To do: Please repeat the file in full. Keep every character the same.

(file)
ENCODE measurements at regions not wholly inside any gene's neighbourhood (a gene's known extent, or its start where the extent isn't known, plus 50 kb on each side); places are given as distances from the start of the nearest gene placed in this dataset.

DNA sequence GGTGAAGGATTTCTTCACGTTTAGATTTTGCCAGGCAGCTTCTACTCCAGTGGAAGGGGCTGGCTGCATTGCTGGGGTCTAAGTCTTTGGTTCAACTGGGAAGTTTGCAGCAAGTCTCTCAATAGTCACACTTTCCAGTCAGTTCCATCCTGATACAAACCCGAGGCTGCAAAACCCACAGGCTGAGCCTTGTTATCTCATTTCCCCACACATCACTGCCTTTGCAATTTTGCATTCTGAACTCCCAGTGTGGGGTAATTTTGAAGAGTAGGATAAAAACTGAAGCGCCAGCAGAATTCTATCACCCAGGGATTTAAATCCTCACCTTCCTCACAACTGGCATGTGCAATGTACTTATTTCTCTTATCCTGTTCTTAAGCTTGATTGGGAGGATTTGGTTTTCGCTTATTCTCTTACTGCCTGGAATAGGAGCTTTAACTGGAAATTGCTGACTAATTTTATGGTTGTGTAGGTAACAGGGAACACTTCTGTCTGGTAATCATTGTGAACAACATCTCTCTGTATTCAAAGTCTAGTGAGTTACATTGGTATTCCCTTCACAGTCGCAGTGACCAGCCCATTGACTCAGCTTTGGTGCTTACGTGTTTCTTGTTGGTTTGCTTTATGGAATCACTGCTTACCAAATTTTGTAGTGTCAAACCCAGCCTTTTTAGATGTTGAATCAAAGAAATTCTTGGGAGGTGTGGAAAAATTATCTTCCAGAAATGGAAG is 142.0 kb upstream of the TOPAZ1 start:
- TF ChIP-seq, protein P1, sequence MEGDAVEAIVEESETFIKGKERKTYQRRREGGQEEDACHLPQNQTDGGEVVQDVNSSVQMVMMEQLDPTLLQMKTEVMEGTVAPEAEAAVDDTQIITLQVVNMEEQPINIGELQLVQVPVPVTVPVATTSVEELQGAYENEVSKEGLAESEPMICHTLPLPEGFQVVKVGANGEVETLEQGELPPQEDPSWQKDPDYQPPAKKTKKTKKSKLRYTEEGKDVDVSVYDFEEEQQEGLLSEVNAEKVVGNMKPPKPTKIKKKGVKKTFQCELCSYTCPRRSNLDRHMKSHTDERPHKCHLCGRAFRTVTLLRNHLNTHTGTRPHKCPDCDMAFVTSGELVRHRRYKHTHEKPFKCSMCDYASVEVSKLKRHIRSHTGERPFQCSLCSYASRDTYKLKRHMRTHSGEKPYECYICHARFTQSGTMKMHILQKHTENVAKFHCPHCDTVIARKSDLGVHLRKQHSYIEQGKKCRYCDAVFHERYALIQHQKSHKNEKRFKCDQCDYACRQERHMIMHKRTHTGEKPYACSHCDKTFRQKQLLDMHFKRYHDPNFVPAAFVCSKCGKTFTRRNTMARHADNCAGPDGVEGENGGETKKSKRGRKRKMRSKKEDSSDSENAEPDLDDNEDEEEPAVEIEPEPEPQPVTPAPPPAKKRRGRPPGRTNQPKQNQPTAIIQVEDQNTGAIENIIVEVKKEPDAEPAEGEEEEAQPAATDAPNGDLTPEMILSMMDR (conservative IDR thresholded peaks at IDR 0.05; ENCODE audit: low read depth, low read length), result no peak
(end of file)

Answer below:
ENCODE measurements at regions not wholly inside any gene's neighbourhood (a gene's known extent, or its start where the extent isn't known, plus 50 kb on each side); places are given as distances from the start of the nearest gene placed in this dataset.

DNA sequence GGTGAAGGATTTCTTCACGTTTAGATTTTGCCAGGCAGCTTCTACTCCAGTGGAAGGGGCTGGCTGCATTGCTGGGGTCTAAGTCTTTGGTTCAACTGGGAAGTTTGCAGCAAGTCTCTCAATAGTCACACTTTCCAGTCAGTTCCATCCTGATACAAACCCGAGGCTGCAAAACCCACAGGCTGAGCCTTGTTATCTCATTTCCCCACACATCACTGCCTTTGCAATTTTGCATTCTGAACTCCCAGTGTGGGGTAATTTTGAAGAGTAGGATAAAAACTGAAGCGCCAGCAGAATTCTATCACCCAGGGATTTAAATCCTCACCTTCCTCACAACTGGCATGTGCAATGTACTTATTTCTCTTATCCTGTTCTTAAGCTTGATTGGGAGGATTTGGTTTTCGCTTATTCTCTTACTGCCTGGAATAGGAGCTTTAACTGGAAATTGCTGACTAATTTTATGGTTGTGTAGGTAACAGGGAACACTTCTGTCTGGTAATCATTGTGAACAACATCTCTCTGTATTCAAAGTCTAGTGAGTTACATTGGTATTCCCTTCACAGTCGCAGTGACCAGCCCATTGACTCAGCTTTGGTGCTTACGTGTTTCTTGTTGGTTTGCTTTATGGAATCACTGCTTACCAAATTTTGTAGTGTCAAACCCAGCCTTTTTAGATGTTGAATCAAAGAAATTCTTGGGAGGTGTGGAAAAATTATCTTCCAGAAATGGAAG is 142.0 kb upstream of the TOPAZ1 start:
- TF ChIP-seq, protein P1, sequence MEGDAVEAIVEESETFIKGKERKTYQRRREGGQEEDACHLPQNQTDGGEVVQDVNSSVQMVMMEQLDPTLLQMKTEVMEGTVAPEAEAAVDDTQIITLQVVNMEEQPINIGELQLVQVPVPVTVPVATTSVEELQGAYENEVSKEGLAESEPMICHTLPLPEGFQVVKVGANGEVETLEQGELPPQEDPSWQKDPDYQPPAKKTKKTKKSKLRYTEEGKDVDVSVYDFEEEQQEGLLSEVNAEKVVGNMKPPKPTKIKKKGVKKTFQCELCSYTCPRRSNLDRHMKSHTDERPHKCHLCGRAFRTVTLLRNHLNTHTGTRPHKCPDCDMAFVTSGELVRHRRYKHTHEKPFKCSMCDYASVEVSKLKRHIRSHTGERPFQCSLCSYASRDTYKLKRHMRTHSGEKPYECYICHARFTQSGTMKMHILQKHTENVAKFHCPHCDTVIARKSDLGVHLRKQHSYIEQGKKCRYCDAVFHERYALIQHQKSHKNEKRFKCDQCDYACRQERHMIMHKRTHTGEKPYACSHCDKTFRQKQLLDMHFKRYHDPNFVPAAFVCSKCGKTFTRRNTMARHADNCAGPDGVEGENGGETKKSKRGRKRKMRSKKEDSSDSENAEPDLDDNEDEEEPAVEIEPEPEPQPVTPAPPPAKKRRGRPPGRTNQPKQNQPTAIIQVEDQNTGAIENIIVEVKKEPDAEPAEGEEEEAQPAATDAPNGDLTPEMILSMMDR (conservative IDR thresholded peaks at IDR 0.05; ENCODE audit: low read depth, low read length), result no peak